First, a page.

Sure it warms you up on a cold winter's day. It's also been the subject of many a Seinfeld joke. And it's even been credited with curing the common cold (I'm sure my grandmother's had that power). But soup's ability to generate revenue is the most likely reason it's earned a month all to itself.
Among other distinctions, including being one of the coldest months and home to the Chinese New Year, January is National Soup Month in the U.S. So here's a deeper look at some of the most likely reasons soup is so celebrated and what you can do to cash in on soup's "souper" powers.
Big money in every bowl
Restaurateurs love when customers order soup. Some estimate that soup can boost profit margins on the average restaurant tab by as much as 60%. Considering the average bowl costs about $.75 to make and sells for an average $3.50, that's definitely cause to add a bowl or two to the menu.
Of course, soup can get pretty pricey. A bowl of The Original Soup Man's soup will set you back anywhere from $3.99 to $10.99, depending on the type. Of course, you'd better order properly and be sure to move to the extreme left. Otherwise, "no soup for you!"
While soup has always been a popular dish, the recession may have led to a cooling of America's love affair with this meal in a bowl. Soup giant Campbell's saw a loss in net earnings in 2009, reporting $736 million vs. $1.1 billion in 2008, despite the fact that some of their soups cost nearly as much as a bowl out -- a can of Campbell's Select Harvest Vegetable Medley soup costs nearly $3.
The healing powers of soup
No matter how fiscally profitable soup is, health experts say every bowl or ladle really could be packed with healing powers. Here are a few varieties you might want to check out this month:
Chicken Noodle. Don't save this bowl of liquid goodness for days when you or your kiddies have the sniffles. Annie Neuendorf, MPH, a registered and licensed dietician at Northwestern Memorial's Wellness Institute in Chicago, says, "The zinc, which supports a healthy immune system, in chicken enhances the absorption of the vitamin A, which is needed for healthy bones, teeth and eyes, [found] in carrots." That means eating a bowl of chicken noodle can help your body better fend off -- or fight -- a winter cold.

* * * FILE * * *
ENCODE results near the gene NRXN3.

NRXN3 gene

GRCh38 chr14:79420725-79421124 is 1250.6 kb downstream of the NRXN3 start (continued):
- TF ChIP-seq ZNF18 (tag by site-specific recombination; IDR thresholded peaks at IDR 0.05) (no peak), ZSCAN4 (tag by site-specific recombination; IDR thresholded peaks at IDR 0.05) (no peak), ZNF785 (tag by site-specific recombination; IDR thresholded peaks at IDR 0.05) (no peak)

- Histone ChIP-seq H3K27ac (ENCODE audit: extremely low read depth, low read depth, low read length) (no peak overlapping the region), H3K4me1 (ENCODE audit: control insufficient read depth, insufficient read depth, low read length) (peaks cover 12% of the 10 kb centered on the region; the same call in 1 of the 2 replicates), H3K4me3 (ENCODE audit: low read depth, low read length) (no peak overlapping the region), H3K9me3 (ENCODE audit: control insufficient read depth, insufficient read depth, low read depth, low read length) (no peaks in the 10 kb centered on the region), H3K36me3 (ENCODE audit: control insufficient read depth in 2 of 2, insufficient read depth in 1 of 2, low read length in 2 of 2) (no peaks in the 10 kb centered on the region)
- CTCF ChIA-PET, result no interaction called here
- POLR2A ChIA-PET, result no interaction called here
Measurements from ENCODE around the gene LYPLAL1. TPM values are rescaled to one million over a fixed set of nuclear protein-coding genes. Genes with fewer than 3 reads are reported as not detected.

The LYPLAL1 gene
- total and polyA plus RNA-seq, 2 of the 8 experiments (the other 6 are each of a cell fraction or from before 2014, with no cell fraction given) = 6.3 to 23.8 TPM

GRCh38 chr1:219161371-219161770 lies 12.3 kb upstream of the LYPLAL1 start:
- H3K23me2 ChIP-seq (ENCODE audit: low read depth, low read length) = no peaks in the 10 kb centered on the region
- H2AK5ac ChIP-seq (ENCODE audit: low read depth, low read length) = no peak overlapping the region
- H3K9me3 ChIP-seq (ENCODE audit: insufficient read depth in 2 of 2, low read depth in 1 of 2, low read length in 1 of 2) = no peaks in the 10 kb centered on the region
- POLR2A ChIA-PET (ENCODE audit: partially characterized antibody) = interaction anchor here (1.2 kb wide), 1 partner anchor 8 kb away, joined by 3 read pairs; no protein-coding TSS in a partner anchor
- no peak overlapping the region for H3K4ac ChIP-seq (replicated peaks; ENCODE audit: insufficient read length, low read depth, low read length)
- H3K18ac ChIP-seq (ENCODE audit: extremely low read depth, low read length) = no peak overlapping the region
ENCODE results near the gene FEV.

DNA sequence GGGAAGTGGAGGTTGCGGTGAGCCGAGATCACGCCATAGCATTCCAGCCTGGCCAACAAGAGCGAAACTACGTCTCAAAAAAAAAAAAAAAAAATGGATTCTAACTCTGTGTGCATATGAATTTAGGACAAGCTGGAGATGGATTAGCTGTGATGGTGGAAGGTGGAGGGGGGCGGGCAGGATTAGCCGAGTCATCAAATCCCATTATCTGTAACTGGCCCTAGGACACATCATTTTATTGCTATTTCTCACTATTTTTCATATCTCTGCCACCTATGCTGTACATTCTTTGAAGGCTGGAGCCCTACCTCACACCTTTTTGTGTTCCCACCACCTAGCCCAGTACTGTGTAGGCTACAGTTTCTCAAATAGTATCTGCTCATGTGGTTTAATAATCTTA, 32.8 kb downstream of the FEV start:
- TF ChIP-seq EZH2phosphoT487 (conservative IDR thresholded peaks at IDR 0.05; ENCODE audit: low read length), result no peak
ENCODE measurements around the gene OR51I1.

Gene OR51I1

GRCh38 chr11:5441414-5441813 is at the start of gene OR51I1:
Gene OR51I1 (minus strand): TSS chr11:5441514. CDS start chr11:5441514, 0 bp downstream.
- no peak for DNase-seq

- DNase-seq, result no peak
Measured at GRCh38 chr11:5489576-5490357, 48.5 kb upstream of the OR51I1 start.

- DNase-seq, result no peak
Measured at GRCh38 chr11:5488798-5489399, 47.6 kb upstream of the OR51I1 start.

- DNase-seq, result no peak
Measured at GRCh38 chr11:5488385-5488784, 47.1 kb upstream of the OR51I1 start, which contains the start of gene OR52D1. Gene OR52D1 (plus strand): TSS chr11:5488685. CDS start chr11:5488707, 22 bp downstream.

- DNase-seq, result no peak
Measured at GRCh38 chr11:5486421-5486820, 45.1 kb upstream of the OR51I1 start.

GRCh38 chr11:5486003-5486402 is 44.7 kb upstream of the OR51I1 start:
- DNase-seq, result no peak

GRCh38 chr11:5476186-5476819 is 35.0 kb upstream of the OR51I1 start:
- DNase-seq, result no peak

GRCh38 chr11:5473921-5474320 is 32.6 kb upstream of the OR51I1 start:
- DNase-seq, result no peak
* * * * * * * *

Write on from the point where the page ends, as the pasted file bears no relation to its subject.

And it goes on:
Tomato Bisque. Packed with antioxidants, vitamins and minerals, one bowl of tomato bisque can provide as much as a full day's serving of both lycopene and vitamin C. Neuendorf says all that C and other vitamins will help maintain your overall health. But the lycopene, studies have found, can also keep your ticker going strong and help you fend off cancer, too. Plus, this is one soup that goes great with warm, crusty bread.
Beef Vegetable. When all that fiber from the beans mixes with the protein in the beef, you've got a meal that's as good for your waistline as it is for your body. And since obesity is quickly on it's way to becoming the most expensive, health-related medical condition, eating something that tastes good and won't spend a lifetime on your love handles is good for your pocket, too.
The last drop
No matter what flavor you favor, the eating of soup has been a subject much talked about by etiquette mavens for decades.
Bennet Cerf, a 20th century American humorist, once said, "Good manners: the noise you don't make when you're eating soup."
And don't crumble your crackers, either. Mistress of manners Amy Vanderbilt once said, "Larger soda crackers should not be crumbled into the soup and are best kept on the plate and eaten with the soup. The exception to this would be when eating chowder. In this case, the water biscuits served with it are meant to be crumbled into the soup." Now if only I had a packet of water biscuits handy.
Gina Roberts-Grey is a freelance journalist specializing in health, celebrity and consumer issues.
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